We've learned a lot about retail since Macy's (M) guided lower -- most of it wrong.
We chose to extrapolate what may turn out to be the weakest model of them all on top of other models that are working and lump them all into a trough that simply isn't accurate.
The supposition was pretty simple. As Jeff Gennette, the CEO of Macy's, laid out, there simply wasn't good follow through after Black Friday at the venerable chain.
When he cut numbers, he cited specific categories of weakness: women's sportswear, fashion jewelry (not fine jewelry, which did well) fashion watches and cosmetics. That's enough categories to make us think that the consumer truly has slowed down in her spending.
I think that's true to some extent, because consumer confidence eroded after Black Friday for a host of reasons -- everything from a slumping stock market to the government shutdown, which, while historically not that significant longer term for the stock market, does create negative sentiment out of nowhere.
But we now have a lot more evidence of what went on in retail in the week since Macy's reported. Let's pick apart the categories.
First, we now know after yesterday's spectacular LuluLemon (LULU) numbers that the customer is buying sportswear, she's just not buying it at Macy's. Mid-teens comparable-store sales on top of high sales growth the year before shows me that Lulu's unique combination of strong online and experiential stores, with people connected with the merchandise, is a winning formula. As someone who has sampled a great number of Lulu stores, because I have been so enamored of the company's mindfulness ethos, I can safely say that sportswear's a red-hot category and Lulu has the merchandise women want.
I have no explanation for the weakness in sleepwear. But I feel confident now that the fashion watch category is being obliterated by the Apple watch, which was supply constrained for Christmas, something that's lost in all of the hoopla about how horrible Apple's phones allegedly are. I think Apple's doing a lot to make the watch be more fashion forward.
The Hermes collaboration is real, and worth following. Apple is becoming a real force here -- and with 1.2 billion watches sold every year, this is the new device that is being underestimated, following up on a long list of other underestimated innovations.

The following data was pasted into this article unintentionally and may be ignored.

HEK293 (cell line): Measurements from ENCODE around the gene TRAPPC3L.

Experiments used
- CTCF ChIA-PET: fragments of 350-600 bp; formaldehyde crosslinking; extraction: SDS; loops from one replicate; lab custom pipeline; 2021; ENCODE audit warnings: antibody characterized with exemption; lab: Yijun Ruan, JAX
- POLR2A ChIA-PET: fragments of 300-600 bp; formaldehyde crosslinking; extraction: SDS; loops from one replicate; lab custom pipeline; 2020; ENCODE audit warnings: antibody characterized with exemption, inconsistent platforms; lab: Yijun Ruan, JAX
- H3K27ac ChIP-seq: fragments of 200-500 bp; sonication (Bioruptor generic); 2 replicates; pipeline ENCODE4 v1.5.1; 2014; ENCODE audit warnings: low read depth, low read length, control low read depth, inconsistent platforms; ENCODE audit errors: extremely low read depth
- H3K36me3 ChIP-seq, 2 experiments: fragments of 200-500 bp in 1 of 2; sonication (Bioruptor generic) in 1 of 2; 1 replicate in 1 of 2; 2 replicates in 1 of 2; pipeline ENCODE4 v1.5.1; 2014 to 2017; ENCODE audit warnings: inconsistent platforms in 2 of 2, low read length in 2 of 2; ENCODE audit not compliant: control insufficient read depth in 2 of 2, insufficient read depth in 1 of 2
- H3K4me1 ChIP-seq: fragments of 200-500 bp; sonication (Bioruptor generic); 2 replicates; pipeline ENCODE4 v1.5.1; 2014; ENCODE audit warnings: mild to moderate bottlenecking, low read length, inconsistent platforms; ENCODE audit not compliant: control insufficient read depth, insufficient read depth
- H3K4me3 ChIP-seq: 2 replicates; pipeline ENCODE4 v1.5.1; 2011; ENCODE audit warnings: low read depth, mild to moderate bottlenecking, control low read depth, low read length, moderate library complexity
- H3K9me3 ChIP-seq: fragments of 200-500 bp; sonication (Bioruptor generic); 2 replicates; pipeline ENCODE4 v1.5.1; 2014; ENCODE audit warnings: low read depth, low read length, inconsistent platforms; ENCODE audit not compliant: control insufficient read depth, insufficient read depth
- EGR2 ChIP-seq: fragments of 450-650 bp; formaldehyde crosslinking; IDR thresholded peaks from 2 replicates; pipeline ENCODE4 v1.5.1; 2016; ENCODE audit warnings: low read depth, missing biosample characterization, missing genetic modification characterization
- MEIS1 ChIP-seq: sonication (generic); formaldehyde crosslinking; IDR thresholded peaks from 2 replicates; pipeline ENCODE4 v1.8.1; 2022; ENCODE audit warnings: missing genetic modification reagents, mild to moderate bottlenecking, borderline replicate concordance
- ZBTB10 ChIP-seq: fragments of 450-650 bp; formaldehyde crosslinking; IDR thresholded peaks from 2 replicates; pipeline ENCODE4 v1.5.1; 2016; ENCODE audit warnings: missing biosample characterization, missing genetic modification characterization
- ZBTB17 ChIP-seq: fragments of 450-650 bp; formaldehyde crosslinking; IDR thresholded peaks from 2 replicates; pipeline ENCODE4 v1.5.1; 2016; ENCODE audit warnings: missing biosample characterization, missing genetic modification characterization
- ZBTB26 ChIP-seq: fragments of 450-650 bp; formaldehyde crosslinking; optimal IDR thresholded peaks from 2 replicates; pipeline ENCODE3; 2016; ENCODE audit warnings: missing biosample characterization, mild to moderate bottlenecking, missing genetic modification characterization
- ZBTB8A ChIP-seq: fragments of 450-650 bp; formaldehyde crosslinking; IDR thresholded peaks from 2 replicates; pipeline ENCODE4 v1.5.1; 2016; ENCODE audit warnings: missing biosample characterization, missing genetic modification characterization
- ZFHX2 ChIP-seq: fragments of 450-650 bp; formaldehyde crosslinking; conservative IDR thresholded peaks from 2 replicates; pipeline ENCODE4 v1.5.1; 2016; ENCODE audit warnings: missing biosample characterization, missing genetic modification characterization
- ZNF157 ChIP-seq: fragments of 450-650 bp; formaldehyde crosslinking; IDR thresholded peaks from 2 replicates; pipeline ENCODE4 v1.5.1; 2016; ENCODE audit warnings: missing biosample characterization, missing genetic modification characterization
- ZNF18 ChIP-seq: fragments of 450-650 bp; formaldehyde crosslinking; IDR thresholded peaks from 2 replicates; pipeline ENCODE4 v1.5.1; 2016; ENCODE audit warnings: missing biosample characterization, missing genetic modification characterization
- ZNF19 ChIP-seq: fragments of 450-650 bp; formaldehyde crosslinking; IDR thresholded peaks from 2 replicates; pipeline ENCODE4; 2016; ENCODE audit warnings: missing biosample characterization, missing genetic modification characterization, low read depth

I don't have a line on fashion jewelry declines, but I can tell you that the cosmetics business has suffered from what happened to electronic hardware business: price discovery. Women are going to Amazon (AMZN) and Ulta Beauty (ULTA) , where they know they will find the cheapest prices for even the best cosmetics -- they have all pretty much caved to Ulta, which means they have caved to Amazon -- given that few companies can resist either outlet because prestige cosmetics are now sold in the same outlets as mass. This is a big change that was unheard-of even three years ago.
So that's enough to make me think that Macy's has unique issues not yet addressed, especially when you overlay the positive pre-announcement made by PVH Corp (PVH) , which with Tommy Hilfiger and Calvin Klein, represents a ton of aisle space at the store. The fault doesn't seem to be with the consumer, but with Macy's itself.
I still don't understand how come Target (TGT) and Kohl's (KSS) got killed -- other than that they reported non-blowout numbers on the same day that Macy's truly did disappoint. I guess people expected stupendous numbers because of unemployment and it just didn't happen. That said, I think both Kohl's and Target are being hurt by a resurgent Walmart (WMT) , which is coming in under them in many cases.
Still, they have reasons for being: Kohl's has unique brand pricing and Target's got great house brands. And let's not forget that Kohl's guided up -- not down, like Macy's -- even as at one point it was down almost as much as Macy's stock on a percentage basis.
What else could be a deciding factor in store visits? Here's one. Fun. We keep hearing "experiential" and we try to draw a conclusion about what that means. I think consumers want fun and they want it in a bargain, non-extravagant setting, like the one you have at Dave & Buster's (PLAY) , which announced terrific sales last night. Liquor, cheap toys and games, bar and game gallery? What's not to like?
To me, the real takeaway from the Macy's madness is that you have to go category by category -- and when you do so, you realize that retail isn't a losing ETF, it's a sector with winners AND losers. Knowing the distinction is the difference to being blind to opportunity and exploiting it -- and the latter is where the money is made.